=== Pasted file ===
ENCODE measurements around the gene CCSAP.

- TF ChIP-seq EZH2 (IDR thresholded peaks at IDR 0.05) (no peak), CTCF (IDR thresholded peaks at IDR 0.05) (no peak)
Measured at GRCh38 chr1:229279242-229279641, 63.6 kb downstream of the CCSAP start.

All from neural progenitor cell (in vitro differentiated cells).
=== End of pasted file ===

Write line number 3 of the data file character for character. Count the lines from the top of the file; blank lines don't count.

Measured at GRCh38 chr1:229279242-229279641, 63.6 kb downstream of the CCSAP start.